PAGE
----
On October 27, 2020, the Office of the Comptroller of the Currency (“OCC”) issued a final rule that determines when a national bank or Federal savings association (collectively, “banks”) makes a loan and therefore is the “true lender” in the context of a partnership between a bank and a third party.  The rule provides that a bank makes a loan if, as of the date of origination, it (1) is named as the lender in the loan agreement or (2) it funds the loan.  It differs from the proposed rule only in providing that, in the case where one bank is named as the lender in the loan agreement and a different bank funds the loan, the bank named in the agreement is the one that makes the loan.

The final rule is intended to resolve the uncertainty that has been created by a number of court rulings imposing divergent standards for determining which entity in a bank-fintech lending partnership actually makes a loan.  A bank-fintech lending partnership is an arrangement in which a traditional bank collaborates with a fintech company to offer financial services to clients.

Federal law allows banks to enter into contracts, to make loans, and then to transfer the loans and assign the loan contracts.  However, neither the statutory framework nor the OCC’s regulations explicitly address which entity makes a loan when the loan is originated as part of a lending partnership involving a bank and a third party.  The resulting uncertainty may discourage partnerships, which in turn may limit competition, restrict access to affordable credit, and chill innovation.  The OCC aims to provide certainty with the new rule.

In addition, the OCC highlighted that lending partnerships between national banks or Federal savings associations and third parties can expand access to credit and allow banks to remain competitive as the financial sector evolves.  Banks are able to leverage technology developed by innovative third parties to reach a wider array of customers, making credit more broadly available.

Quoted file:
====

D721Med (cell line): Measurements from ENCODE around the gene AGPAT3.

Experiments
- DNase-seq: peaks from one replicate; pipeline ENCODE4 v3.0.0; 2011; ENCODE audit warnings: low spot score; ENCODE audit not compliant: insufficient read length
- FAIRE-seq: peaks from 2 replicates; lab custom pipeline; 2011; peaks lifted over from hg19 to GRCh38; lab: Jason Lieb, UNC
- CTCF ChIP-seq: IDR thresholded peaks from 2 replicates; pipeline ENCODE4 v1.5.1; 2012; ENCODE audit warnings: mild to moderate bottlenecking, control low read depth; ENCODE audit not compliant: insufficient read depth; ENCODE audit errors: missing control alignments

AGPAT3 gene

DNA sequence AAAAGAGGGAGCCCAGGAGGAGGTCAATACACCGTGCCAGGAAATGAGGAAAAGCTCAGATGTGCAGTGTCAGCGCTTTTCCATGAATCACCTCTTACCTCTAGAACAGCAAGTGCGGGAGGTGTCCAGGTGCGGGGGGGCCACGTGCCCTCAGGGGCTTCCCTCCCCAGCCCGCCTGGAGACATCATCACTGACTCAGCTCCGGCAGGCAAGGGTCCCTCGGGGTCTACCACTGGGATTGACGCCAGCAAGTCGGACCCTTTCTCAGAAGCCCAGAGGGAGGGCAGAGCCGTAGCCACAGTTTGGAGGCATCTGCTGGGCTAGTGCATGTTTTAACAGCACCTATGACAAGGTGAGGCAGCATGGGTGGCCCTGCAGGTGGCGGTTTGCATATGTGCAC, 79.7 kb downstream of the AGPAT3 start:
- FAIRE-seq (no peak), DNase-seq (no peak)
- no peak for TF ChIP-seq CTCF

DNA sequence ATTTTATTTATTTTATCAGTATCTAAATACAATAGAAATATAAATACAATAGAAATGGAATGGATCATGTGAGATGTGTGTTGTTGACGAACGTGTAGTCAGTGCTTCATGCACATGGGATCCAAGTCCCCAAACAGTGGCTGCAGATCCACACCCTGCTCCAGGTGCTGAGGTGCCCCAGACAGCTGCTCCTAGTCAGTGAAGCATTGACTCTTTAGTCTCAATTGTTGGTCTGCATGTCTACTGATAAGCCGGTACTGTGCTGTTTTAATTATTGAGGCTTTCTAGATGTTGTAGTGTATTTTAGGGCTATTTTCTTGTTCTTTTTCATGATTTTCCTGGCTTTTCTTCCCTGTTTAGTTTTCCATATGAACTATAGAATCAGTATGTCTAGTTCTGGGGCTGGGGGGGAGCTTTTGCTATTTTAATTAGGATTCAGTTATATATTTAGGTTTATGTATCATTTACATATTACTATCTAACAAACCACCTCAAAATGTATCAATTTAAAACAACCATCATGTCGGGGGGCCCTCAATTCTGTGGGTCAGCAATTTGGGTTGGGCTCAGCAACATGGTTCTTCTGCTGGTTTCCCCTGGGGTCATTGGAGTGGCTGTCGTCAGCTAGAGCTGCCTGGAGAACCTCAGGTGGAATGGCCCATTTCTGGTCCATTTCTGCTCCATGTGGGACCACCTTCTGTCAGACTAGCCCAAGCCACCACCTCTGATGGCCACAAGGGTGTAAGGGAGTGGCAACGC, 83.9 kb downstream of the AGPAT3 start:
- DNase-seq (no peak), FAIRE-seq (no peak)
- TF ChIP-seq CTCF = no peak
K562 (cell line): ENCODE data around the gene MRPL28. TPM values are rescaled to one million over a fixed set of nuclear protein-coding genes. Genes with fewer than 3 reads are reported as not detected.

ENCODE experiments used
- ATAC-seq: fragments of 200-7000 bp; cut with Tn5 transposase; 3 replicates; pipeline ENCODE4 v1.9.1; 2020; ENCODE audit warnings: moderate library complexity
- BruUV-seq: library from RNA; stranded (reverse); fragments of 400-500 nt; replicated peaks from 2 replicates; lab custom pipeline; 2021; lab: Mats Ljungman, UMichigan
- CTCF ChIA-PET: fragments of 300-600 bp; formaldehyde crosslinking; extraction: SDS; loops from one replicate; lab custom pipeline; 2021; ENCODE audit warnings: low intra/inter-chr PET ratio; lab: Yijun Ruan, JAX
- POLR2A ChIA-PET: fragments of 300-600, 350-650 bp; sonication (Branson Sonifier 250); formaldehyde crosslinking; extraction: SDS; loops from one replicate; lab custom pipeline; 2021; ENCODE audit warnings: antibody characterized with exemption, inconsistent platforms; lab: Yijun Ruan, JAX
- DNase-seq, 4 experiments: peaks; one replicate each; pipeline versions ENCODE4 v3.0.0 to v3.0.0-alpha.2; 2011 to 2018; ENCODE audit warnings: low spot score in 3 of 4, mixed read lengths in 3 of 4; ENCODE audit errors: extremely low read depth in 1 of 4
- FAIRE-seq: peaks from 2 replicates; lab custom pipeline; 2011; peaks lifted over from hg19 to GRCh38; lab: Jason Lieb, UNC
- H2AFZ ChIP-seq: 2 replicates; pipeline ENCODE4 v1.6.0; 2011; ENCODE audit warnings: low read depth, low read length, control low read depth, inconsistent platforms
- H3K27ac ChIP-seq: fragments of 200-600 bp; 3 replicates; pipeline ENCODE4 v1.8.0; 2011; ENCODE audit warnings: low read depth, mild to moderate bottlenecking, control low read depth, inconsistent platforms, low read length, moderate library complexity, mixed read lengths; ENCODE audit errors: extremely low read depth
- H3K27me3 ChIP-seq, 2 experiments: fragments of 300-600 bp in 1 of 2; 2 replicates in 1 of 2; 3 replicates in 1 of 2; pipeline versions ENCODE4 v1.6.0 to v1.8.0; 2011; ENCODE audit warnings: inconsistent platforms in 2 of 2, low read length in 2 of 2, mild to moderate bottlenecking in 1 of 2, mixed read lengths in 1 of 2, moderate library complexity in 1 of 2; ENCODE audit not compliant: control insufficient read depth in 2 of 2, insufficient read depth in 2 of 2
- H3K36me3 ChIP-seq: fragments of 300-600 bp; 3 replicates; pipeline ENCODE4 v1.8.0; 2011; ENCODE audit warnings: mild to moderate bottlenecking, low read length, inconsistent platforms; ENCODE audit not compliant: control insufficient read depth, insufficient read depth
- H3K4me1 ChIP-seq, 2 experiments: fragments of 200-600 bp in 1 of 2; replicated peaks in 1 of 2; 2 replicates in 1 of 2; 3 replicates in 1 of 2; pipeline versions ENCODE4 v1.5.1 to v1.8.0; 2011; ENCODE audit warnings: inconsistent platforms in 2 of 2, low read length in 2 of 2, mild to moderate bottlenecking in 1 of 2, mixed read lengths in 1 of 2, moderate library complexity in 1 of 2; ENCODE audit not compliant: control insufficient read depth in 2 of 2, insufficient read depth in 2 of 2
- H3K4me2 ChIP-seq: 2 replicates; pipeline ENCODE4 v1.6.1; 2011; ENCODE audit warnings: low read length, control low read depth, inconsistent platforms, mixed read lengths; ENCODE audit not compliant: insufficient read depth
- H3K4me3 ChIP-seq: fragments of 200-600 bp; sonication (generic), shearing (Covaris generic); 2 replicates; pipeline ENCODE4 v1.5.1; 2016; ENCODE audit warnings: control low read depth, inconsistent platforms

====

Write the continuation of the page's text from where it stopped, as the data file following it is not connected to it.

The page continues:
The OCC received more than 4,000 comment letters on its true lender proposal, many of which expressed concerns that bank-fintech partnerships can lead to inappropriate “rent-a-charter” lending schemes, where a bank allegedly receives a fee to rent its charter and unique legal status to a third party.  According to the letters, such “schemes” enable the third party to evade state and local laws, including state consumer protection laws, and allow the bank to disclaim compliance responsibility for the loans.  The preamble to the new rule rejects the assertion that it will cause a resurgence of “rent-a-charter” arrangements because the OCC will hold banks accountable for compliance with the “robust supervisory framework” that applies to any loan a bank makes and to the third-party relationships in which they engage.  Under this framework, banks are expected to maintain prudent credit underwriting and loan documentation practices and to have internal controls and information systems that enable compliance with applicable laws and regulations, including fair lending laws and laws that prohibit unfair, deceptive, or abusive acts and practices.

By its terms, the final rule will be effective 60 days after publication in the Federal Register.  As is required by the Congressional Review Act (“CRA”), the OCC indicates that it will submit the rule for review by Congress and the Government Accountability Office.  That submission will not delay publication in the Federal Register, but because it will occur late in the second session of the 116th Congress, the time for Congress’s review under the CRA likely will carry over into the first session of the 117th Congress in 2021.